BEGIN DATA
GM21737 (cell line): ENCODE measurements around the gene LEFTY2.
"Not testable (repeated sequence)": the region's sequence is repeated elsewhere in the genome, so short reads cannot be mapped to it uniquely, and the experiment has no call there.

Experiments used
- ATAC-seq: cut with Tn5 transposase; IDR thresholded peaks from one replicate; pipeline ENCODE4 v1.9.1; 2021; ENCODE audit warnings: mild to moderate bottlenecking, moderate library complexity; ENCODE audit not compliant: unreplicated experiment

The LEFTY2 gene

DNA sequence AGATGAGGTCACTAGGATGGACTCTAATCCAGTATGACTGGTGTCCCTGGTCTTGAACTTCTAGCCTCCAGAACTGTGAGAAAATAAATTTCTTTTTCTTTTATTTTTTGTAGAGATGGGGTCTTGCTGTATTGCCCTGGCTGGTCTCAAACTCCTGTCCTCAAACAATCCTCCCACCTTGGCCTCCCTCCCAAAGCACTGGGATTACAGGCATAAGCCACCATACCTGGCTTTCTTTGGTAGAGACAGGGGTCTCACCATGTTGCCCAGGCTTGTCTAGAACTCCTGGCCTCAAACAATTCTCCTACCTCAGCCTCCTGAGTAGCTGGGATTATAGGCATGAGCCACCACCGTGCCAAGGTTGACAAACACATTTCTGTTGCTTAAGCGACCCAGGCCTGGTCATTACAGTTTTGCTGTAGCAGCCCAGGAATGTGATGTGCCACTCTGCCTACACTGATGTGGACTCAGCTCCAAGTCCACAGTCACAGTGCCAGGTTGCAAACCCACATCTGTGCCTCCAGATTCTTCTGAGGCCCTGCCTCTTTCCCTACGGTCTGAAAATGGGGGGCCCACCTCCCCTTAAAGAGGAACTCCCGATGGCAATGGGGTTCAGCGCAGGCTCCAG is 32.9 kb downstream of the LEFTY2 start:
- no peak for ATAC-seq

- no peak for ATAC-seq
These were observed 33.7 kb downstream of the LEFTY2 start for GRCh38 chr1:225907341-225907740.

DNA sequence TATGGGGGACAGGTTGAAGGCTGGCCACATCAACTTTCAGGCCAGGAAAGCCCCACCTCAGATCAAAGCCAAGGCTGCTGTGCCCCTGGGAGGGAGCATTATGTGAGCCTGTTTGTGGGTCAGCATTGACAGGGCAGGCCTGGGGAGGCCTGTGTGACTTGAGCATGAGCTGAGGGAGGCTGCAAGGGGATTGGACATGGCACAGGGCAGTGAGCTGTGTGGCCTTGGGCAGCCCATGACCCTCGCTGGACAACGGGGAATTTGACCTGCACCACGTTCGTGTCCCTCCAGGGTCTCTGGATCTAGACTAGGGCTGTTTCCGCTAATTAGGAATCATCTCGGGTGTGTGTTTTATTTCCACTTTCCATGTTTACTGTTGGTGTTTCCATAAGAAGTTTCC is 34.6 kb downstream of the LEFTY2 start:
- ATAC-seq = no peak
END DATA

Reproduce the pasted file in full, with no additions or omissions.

GM21737 (cell line): ENCODE measurements around the gene LEFTY2.
"Not testable (repeated sequence)": the region's sequence is repeated elsewhere in the genome, so short reads cannot be mapped to it uniquely, and the experiment has no call there.

Experiments used
- ATAC-seq: cut with Tn5 transposase; IDR thresholded peaks from one replicate; pipeline ENCODE4 v1.9.1; 2021; ENCODE audit warnings: mild to moderate bottlenecking, moderate library complexity; ENCODE audit not compliant: unreplicated experiment

The LEFTY2 gene

DNA sequence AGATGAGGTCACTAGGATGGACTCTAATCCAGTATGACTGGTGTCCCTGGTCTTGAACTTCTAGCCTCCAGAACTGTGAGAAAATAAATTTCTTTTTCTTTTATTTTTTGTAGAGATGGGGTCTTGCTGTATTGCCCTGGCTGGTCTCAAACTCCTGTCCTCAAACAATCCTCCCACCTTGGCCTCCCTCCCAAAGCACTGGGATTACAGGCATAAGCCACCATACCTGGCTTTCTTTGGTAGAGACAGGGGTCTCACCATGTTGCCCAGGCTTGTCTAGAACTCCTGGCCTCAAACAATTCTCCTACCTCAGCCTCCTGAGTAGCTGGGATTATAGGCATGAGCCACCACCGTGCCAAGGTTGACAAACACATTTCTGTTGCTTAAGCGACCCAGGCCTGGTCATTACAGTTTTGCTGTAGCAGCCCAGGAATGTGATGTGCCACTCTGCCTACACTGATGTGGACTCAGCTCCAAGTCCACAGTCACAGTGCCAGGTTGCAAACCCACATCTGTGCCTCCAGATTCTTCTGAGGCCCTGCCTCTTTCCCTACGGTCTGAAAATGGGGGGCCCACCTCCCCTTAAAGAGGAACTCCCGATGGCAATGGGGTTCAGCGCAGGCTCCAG is 32.9 kb downstream of the LEFTY2 start:
- no peak for ATAC-seq

- no peak for ATAC-seq
These were observed 33.7 kb downstream of the LEFTY2 start for GRCh38 chr1:225907341-225907740.

DNA sequence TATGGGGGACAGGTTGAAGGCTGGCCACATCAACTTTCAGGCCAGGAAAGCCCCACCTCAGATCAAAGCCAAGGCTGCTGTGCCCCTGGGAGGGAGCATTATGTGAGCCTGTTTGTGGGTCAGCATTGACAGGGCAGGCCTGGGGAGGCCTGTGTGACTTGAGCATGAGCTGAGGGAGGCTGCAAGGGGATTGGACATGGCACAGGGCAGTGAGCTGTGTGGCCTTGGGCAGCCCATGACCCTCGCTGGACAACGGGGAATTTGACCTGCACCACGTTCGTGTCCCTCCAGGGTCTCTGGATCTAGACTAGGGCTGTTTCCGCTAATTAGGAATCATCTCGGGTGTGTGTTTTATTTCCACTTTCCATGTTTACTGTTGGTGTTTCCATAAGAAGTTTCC is 34.6 kb downstream of the LEFTY2 start:
- ATAC-seq = no peak